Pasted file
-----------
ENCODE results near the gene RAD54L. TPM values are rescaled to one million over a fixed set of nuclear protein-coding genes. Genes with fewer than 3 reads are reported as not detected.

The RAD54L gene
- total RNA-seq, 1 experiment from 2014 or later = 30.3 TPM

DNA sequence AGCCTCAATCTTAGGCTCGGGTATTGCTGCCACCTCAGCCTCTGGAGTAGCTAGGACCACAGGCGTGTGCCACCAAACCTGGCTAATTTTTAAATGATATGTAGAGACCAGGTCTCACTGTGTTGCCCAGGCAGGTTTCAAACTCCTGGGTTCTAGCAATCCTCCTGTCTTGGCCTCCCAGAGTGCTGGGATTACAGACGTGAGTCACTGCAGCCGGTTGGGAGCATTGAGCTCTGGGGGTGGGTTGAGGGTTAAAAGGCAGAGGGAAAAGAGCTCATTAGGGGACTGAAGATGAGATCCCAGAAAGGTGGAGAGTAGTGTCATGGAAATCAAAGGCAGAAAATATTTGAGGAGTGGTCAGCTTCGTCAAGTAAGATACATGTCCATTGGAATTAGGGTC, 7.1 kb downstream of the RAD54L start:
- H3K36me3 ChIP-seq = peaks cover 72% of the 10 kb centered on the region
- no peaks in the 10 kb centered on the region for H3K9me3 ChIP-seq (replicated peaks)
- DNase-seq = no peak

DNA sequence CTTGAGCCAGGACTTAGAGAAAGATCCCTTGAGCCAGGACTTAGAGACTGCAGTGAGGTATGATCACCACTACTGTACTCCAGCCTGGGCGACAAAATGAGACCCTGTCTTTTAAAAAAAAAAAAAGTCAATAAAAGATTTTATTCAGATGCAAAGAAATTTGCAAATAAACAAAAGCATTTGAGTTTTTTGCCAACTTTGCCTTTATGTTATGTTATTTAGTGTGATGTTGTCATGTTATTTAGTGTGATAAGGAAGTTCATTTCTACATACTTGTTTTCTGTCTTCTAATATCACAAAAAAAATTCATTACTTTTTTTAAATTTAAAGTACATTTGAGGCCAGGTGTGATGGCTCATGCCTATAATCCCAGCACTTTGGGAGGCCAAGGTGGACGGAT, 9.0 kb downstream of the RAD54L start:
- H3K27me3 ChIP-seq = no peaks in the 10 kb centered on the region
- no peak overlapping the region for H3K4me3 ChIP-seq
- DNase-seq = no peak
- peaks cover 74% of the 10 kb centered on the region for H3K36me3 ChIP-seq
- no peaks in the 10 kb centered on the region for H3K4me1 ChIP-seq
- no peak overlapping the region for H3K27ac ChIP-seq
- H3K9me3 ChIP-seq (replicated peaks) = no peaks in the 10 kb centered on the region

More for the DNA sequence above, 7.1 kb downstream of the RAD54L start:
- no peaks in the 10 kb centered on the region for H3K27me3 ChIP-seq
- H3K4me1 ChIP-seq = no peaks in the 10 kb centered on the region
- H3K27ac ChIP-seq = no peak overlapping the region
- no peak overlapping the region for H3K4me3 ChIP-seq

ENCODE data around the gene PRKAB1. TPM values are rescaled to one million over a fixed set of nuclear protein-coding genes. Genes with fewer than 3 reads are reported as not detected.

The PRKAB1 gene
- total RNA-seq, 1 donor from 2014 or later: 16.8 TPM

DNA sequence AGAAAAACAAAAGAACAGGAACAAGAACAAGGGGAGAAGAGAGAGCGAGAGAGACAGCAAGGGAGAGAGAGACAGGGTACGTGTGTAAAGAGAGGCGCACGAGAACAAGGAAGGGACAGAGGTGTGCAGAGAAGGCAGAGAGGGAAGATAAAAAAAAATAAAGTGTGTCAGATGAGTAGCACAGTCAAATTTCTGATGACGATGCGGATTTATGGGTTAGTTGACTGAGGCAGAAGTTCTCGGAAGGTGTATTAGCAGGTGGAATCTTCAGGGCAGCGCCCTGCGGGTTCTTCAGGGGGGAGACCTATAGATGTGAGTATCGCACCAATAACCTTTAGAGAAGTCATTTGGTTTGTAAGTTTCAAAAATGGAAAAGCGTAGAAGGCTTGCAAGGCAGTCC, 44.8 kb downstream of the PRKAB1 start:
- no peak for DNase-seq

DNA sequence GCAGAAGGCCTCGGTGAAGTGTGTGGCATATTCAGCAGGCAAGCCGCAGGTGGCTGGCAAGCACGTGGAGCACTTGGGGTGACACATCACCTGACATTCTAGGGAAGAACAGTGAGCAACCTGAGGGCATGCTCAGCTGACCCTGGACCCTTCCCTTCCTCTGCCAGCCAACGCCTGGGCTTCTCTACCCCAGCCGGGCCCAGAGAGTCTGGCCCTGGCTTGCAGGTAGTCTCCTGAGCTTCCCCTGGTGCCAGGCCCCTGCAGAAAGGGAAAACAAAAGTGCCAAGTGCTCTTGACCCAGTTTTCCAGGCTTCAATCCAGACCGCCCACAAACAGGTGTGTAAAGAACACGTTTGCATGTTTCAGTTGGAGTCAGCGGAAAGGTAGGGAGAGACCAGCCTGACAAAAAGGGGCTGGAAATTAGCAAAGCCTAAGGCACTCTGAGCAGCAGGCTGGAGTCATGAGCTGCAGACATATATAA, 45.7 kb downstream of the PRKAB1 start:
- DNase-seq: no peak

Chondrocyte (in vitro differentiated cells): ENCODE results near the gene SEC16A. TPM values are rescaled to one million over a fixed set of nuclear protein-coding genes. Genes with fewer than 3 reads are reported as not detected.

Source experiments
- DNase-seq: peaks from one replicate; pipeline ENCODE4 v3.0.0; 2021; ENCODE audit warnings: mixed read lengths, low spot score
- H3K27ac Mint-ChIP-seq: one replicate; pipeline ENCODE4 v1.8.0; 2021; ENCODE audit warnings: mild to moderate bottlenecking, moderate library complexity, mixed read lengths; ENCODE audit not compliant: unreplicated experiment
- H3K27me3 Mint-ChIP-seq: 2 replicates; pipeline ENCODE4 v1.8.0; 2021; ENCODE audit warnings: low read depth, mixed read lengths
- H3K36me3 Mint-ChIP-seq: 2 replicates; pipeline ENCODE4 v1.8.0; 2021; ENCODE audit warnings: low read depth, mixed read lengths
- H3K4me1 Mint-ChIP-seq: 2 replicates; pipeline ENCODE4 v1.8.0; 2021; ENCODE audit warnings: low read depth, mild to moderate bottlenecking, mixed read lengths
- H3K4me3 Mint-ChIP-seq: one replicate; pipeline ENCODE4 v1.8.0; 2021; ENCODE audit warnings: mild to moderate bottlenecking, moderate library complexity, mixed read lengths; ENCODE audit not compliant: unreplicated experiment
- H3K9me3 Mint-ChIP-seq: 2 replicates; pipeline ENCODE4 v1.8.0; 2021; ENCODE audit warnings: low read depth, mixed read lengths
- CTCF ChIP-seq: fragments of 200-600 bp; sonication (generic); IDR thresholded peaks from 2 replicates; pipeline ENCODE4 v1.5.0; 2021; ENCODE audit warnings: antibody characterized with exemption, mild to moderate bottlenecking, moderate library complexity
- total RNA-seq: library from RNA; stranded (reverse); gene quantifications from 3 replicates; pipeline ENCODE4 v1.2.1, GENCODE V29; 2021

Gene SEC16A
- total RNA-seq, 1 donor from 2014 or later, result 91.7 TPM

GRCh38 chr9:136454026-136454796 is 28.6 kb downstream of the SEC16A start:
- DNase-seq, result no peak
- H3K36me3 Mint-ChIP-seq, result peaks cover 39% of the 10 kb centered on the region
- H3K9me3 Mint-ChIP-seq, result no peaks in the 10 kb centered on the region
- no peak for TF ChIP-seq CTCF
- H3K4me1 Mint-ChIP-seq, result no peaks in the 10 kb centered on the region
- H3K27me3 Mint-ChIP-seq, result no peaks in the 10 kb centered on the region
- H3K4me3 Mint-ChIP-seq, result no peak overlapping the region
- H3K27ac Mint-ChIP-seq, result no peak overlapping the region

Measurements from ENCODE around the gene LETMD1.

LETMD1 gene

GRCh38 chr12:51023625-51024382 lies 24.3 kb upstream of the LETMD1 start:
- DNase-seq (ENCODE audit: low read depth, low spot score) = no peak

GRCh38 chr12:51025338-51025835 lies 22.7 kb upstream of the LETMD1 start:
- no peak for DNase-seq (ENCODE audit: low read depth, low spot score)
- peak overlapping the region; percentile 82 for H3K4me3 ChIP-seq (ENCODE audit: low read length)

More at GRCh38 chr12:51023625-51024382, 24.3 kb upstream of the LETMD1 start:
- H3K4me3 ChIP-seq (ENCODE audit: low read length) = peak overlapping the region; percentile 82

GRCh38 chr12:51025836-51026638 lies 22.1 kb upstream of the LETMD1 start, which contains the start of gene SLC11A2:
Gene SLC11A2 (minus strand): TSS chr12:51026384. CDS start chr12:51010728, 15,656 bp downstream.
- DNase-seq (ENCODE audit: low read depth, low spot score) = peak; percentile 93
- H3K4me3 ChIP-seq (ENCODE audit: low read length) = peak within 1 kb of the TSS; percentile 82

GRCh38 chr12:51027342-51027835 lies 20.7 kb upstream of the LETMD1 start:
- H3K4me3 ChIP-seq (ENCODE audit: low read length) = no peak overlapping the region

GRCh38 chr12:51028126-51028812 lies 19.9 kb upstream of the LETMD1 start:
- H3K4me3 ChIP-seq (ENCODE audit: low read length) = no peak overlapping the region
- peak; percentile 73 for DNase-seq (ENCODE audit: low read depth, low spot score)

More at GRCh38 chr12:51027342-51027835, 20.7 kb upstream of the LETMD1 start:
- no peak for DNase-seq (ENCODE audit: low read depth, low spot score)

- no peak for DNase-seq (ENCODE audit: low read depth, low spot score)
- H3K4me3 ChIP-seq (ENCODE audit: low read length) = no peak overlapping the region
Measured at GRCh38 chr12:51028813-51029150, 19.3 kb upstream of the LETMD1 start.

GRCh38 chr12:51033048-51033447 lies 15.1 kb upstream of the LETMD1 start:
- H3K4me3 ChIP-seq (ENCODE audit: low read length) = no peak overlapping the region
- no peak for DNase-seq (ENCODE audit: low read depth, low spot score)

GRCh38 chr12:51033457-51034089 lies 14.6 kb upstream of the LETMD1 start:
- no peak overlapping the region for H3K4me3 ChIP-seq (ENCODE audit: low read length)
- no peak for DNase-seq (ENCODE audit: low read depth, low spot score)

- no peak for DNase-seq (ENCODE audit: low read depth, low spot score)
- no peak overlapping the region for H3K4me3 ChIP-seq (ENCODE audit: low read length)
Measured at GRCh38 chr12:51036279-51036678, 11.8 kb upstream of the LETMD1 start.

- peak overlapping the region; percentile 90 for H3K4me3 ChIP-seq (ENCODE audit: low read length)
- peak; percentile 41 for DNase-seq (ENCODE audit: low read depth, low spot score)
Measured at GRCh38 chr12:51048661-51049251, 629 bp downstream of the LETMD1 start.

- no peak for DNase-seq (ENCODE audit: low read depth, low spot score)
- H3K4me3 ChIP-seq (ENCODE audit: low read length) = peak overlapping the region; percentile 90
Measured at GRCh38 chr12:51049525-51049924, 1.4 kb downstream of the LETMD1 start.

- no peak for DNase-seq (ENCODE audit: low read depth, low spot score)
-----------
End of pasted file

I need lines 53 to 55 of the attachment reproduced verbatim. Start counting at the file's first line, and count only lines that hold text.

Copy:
- DNase-seq (ENCODE audit: low read depth, low spot score) = no peak

GRCh38 chr12:51025338-51025835 lies 22.7 kb upstream of the LETMD1 start:
- no peak for DNase-seq (ENCODE audit: low read depth, low spot score)